12. Great story! When he spoke about being no good at school, I thought the boiler and the church were going to end up being blown up. Brilliant!

  13. Awesome. The sudden wave of engineering was great.

  14. I really liked the story, but towards the end, I was kinda pulled out of it (Having a degree in physics and all) But for those people who have not spent hours upon hours telling people why cold fusion won't work...it's a good story.

    Oh, but you also did a good job of describing somebody active in the Catholic church. I could really see that being one of my parents, all the little details were spectacular.

  15. I'm amazed that you wrote a story with a happy ending. Who are you and what have you done with Tony?

  16. Liked the scifi link in this one!

  17. I'm with Helen, this read like non-fic. Great job, Tony!

  18. Love that sense of "Ah hah!" Tony. I'm always a sucker for moments of genius! It's obvious you had an ah hah moment of your own with this one!

  19. There for a minute I thought he was going to be a terrorist who blew up the church. So glad he wasn't as the "truth" in him is so much better. Outstanding voice in this Tony!

  20. Sam: I'm glad the twist came as a surprise. 8-)

    Raven: Terrific! I was concerned that it would be too jarring.

    Michael: That's always a problem. For people that don't have expert knowledge of (topic X), a story that hinges on (topic X) can float by on the characters and plot. If you do, though... well, thanks for the willing suspension of disbelief! Interestingly, I wasn't thinking about a Catholic church setting, but an evangelical protestant church. Just goes to show how things aren't that different.

    Anne-Mhairi: Well, sure, I can write happy endings. Do I really have such a brutal reputation? o.O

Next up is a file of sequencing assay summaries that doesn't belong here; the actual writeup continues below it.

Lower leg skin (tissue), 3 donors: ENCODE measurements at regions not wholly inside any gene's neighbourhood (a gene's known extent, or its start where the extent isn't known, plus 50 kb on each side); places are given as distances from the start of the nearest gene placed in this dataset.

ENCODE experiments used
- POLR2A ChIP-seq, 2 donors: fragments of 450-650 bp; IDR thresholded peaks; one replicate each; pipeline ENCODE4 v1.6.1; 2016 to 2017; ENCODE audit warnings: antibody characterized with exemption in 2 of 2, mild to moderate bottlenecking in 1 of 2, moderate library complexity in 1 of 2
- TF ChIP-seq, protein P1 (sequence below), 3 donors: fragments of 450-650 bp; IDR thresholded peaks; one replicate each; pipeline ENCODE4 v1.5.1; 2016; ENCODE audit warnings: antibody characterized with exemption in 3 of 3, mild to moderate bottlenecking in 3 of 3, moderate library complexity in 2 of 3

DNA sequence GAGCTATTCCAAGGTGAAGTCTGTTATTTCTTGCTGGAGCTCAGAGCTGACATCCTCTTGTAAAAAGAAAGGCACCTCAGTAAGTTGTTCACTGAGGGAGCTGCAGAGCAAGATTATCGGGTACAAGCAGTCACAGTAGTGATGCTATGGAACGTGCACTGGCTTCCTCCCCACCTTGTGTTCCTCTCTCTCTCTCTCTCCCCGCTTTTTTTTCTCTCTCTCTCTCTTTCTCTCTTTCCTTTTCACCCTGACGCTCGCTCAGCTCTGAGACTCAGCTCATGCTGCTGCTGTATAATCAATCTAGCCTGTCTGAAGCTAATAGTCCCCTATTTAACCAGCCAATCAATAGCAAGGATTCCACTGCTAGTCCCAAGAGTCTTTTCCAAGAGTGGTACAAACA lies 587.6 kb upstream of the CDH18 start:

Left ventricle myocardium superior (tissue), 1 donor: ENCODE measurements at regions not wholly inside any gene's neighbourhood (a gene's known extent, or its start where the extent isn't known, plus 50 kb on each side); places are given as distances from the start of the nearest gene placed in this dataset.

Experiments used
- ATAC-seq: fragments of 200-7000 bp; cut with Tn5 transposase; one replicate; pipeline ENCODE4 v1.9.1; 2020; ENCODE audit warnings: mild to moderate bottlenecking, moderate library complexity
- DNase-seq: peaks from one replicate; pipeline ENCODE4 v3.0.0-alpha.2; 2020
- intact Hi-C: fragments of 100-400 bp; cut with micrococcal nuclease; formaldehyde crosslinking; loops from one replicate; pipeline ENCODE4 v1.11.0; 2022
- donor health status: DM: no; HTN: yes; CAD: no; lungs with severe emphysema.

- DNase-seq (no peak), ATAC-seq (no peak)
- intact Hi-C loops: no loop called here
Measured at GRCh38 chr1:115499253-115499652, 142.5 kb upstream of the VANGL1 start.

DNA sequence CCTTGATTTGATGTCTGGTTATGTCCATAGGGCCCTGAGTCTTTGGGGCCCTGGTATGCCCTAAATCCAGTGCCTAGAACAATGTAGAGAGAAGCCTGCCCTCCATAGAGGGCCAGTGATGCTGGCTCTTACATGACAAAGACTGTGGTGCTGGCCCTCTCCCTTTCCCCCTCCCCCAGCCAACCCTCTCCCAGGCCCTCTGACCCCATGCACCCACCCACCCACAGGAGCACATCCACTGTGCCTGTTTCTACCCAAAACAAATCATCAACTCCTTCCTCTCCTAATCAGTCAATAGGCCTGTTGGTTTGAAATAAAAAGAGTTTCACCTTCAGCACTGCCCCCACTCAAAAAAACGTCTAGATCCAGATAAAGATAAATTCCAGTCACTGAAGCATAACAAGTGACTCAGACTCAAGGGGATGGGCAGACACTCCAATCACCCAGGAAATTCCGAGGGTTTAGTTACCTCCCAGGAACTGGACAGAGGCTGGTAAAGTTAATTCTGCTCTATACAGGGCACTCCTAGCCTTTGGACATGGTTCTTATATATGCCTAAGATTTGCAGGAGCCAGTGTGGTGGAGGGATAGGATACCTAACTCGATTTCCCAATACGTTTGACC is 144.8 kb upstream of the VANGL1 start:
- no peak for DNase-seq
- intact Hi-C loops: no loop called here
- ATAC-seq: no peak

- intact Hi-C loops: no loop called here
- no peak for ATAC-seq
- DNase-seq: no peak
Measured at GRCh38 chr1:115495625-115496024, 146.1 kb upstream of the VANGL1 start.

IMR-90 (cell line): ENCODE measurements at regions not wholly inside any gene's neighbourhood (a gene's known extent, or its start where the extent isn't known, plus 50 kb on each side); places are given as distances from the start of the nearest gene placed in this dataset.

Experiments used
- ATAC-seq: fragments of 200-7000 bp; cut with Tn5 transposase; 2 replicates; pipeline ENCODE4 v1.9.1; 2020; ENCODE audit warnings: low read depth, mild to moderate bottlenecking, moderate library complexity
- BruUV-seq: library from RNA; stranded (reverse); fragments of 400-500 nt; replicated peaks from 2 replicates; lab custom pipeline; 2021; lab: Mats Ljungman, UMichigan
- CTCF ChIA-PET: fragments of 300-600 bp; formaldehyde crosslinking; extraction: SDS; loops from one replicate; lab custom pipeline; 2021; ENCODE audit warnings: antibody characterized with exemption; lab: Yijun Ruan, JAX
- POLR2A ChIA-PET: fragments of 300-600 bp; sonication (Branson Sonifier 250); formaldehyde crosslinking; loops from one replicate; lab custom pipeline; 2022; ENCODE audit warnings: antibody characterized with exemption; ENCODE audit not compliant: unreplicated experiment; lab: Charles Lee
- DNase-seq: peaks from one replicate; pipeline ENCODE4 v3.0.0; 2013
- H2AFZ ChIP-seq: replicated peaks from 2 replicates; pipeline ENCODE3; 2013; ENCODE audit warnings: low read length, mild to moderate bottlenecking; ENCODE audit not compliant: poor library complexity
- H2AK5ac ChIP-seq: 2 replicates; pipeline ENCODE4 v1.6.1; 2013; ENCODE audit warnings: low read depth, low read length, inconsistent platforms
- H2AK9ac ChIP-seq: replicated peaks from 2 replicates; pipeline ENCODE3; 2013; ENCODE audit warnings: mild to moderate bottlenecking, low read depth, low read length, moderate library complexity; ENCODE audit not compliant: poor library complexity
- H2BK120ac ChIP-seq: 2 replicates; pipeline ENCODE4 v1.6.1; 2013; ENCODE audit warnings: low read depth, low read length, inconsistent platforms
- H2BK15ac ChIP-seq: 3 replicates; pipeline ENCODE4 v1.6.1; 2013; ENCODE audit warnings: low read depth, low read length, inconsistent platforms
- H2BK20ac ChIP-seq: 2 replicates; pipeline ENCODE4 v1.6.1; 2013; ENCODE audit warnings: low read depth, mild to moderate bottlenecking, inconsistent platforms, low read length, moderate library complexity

ganymeder: Thanks, Cathy!

    daniellelapaglia: The scene and setting behind the sci-fi mumbo jumbo were really the key to this. Thanks!

    Donna: I did, and it was fun to write!

    theothersideofdeanna: Blow up the church? Man, I really *do* have a reputation for being vicious!

  21. Nice one, Tony - interesting to see where faith led our protagonist :-)

  22. Wow, this was awesome! I didn't even try to see where you were going with it, I just let you take me along for the ride. Love your science stuff.

  23. Beautiful voice! It captures a sense of the history of the church and his innate way of seeing things in unusual ways that allow him to create that which has never been created before.

  24. Very nice. I actually had to read the last couple paragraphs twice to make sure I hadn't clicked to a different story.

    Wonderful juxtaposition. (just wanted to use that word today :)

  25. Some of the best technobabble I have ever read! An excellent job of maintaining his voice throughout as well. I think you've come a long way in being able to give your character's voices their depth and tone.